Incidentally, this is the same skill Google's HR people often consider when selecting new candidates. The company only hires one per cent of people out of all users who send resumes to open positions. Furthermore, as Google recruiters have repeatedly admitted, they value communication skills, conflict resolution, creativity, modesty, and teamwork orientation in new hires. The general picture is as follows: Google needs employees who will give their talent to the company in exchange for money, keep silent at the right moment and, together with other employees like them, come up with new ways to earn money. The way to get to the top is through intrigue and gossip, which not every employee is ready to do.

What are the dangers of this?

  • An unhealthy team atmosphere.
  • The desire to get promoted overshadows the desire to create a great product.
  • Gossip and intrigue hinder the development of employees focused solely on building a career.

You can work in any format at Google


Would you like a floating workspace in the format of a seat in an open space, an assigned seat in an on-site café, or any of those lounge chairs you like? Okay! The coffee and cakes will be paid for by Google, by the way. Are you dreaming of spending one day at home and working remotely? You can do it all week long! The company will provide the equipment for work. This is a perfect working atmosphere: no one micromanages you, and you have the opportunity to express yourself to the maximum from the place that suits you! But in fact, this approach makes employees work even harder than usual. You can leave the office, which you are already bored with, at 5pm on the dot. Try to get away from the lounge chair, surrounded by a mountain of free coffee cups, because you are unlikely to succeed the first time.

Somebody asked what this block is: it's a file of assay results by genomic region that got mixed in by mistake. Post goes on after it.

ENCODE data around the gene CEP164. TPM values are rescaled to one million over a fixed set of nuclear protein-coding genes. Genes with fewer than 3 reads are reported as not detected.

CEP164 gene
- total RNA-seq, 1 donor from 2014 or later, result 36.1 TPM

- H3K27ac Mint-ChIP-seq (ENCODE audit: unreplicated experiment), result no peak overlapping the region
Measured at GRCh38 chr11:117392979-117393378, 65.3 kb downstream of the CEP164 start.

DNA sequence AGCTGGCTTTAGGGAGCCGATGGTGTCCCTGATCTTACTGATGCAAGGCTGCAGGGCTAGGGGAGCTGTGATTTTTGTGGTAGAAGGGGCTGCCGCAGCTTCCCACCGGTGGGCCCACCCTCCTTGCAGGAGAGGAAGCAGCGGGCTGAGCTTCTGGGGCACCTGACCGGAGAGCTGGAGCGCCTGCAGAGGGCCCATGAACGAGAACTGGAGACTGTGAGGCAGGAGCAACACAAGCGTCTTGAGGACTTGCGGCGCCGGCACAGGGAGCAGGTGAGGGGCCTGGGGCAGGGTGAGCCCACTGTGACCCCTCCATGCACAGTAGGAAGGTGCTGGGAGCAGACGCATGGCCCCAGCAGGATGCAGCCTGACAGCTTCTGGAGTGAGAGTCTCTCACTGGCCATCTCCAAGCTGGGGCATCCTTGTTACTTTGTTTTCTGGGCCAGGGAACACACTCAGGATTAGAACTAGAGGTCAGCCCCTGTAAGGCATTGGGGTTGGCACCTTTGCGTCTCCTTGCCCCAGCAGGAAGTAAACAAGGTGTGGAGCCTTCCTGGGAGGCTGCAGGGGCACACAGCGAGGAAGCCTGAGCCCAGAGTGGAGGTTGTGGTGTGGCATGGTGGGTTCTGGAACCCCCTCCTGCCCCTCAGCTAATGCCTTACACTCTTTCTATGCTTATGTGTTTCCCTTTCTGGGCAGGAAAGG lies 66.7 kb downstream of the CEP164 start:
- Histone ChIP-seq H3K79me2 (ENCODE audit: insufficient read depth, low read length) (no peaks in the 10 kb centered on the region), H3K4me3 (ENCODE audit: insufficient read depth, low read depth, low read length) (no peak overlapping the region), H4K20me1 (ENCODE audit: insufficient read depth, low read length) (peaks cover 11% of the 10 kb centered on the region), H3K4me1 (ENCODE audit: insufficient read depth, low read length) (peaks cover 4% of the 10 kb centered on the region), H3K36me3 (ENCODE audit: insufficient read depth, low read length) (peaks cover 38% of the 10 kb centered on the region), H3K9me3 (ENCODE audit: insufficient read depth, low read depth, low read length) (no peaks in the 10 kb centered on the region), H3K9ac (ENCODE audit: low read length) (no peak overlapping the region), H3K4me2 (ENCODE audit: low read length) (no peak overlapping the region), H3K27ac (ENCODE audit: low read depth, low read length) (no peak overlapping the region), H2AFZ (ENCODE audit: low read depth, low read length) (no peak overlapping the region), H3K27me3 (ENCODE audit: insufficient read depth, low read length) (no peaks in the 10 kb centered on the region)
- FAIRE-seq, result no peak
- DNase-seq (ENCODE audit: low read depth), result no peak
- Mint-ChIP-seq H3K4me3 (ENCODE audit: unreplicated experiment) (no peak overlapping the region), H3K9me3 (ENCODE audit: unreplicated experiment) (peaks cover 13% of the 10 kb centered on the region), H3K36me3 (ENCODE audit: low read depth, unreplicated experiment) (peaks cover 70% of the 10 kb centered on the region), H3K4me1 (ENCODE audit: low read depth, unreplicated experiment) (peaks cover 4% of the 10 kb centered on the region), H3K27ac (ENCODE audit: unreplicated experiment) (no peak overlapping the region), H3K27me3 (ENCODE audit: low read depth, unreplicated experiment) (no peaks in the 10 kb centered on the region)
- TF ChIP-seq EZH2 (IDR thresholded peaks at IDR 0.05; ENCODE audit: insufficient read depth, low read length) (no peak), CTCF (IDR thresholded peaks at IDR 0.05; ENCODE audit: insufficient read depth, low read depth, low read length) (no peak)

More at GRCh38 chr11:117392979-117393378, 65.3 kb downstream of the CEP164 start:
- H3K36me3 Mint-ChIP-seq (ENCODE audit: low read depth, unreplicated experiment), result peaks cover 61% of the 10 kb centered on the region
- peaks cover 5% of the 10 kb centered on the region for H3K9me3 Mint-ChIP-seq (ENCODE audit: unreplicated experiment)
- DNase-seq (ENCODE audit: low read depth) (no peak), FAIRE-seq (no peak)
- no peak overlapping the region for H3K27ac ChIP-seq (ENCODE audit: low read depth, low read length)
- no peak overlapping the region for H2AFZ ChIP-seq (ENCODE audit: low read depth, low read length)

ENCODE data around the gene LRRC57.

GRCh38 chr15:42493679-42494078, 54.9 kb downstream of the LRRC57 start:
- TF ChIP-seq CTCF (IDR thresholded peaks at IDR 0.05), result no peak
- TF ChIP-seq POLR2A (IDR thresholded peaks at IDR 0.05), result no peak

By the way, they will also pay for breakfast, lunch, dinner, high-quality medical services, appointments with a psychologist, massage, the services of a make-up artist, stylist, beauty treatments, and a personal trainer. They'll also buy you a gym membership, invite you to play sports with local teams, play video games or even wash your clothes. Indeed, Google has a mini city with a daycare centre for employees' children and beds for those who don't want to go home. What's more, you don't want to leave! But here's the problem: employees working in such an atmosphere spend about ten to twelve hours daily on their duties. It greatly exceeds the limits set by a person's physical capabilities.

What are the dangers of this?

  • Increase in the length of the employee's working hours.
  • Dependence of the employee's life and their family on the employer.
  • The blurring of the boundaries between work and personal life.
  • A lack of time for adequate rest.

Corporate culture usually says more about the capitalistic side of a company than the human side. Therefore, firms that genuinely care about their employees have the best chance of succeeding in a market where talent is critical. Learn how to build a corporate culture attractive to employees with Lectera's courses!